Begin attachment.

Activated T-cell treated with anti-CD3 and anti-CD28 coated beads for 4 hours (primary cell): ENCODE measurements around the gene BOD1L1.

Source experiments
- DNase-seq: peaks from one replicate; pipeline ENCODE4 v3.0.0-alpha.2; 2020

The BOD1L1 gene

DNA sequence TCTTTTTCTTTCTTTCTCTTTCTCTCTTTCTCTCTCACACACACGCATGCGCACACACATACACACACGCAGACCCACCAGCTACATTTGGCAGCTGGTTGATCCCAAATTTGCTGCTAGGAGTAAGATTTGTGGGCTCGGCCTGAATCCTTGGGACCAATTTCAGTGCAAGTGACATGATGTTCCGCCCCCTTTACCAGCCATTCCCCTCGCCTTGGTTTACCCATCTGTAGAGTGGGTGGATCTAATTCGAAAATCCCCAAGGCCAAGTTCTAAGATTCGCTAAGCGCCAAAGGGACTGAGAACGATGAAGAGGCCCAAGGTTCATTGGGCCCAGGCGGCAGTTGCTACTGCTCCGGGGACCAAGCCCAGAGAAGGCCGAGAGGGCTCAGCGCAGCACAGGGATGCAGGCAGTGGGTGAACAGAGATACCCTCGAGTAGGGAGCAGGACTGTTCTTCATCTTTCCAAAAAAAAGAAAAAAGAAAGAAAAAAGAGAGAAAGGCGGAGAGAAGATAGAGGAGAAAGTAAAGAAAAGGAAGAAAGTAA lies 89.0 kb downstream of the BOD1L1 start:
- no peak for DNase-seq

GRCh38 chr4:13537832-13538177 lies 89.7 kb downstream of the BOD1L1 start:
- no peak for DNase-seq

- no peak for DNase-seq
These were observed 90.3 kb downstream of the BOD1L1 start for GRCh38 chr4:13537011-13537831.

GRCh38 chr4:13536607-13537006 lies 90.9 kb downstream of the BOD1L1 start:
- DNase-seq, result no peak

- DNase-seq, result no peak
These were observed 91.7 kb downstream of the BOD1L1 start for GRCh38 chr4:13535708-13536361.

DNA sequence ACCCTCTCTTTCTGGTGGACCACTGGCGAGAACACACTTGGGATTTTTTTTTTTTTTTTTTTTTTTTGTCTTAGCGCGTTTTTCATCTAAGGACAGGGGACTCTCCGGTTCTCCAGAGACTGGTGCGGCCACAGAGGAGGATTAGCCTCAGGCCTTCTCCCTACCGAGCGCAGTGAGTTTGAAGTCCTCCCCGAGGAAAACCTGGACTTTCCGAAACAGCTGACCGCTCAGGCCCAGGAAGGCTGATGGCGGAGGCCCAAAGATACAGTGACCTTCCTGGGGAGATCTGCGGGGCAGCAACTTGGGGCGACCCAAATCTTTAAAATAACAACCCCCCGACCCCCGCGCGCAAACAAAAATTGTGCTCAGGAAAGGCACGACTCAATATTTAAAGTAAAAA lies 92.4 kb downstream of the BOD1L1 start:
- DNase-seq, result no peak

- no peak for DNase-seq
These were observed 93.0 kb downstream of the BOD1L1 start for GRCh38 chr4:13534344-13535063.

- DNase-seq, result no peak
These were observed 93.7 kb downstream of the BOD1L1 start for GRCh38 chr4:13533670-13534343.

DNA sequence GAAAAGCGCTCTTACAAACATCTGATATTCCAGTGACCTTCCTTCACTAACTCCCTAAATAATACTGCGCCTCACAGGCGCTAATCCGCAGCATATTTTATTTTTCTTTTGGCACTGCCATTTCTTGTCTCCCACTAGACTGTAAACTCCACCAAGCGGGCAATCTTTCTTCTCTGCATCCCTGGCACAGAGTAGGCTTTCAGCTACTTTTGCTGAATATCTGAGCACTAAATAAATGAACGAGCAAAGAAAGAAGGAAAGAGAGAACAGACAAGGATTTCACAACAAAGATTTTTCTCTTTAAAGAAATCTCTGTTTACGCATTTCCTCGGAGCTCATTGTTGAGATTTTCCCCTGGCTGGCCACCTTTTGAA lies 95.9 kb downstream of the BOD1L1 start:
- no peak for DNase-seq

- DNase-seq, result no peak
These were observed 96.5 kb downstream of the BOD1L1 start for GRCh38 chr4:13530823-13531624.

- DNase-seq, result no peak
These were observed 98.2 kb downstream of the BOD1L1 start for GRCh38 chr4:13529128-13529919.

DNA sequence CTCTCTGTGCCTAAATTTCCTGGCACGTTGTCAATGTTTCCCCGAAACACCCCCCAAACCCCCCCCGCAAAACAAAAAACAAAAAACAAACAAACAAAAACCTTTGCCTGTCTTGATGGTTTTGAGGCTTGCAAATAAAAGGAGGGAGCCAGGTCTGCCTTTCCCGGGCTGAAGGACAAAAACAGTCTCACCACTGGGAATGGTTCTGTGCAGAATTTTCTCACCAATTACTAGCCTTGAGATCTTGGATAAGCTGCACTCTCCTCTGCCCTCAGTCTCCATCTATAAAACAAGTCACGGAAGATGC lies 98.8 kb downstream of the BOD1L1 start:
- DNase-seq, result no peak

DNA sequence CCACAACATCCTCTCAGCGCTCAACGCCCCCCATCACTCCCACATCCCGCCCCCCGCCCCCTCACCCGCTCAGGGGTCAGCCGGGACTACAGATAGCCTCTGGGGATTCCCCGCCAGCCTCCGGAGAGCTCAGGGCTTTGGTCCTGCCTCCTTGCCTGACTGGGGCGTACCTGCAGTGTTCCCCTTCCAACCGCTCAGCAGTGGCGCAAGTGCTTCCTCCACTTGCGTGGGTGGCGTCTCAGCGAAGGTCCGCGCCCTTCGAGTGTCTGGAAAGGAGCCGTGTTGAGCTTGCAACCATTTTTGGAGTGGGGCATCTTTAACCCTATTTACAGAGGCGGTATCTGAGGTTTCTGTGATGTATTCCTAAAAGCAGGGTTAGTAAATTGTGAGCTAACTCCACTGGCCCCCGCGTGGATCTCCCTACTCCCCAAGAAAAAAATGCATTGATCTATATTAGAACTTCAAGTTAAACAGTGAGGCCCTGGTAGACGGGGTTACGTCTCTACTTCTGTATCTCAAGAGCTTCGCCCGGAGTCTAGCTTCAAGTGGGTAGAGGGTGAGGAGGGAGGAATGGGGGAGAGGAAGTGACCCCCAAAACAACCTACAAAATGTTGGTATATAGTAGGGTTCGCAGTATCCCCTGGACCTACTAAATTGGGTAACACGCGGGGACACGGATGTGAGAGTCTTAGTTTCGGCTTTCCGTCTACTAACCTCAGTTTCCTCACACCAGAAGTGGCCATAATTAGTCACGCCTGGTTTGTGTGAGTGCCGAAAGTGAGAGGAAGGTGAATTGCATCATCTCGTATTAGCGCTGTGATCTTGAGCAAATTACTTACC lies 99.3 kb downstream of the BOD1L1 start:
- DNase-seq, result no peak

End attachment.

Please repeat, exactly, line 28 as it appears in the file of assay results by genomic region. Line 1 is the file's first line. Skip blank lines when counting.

- DNase-seq, result no peak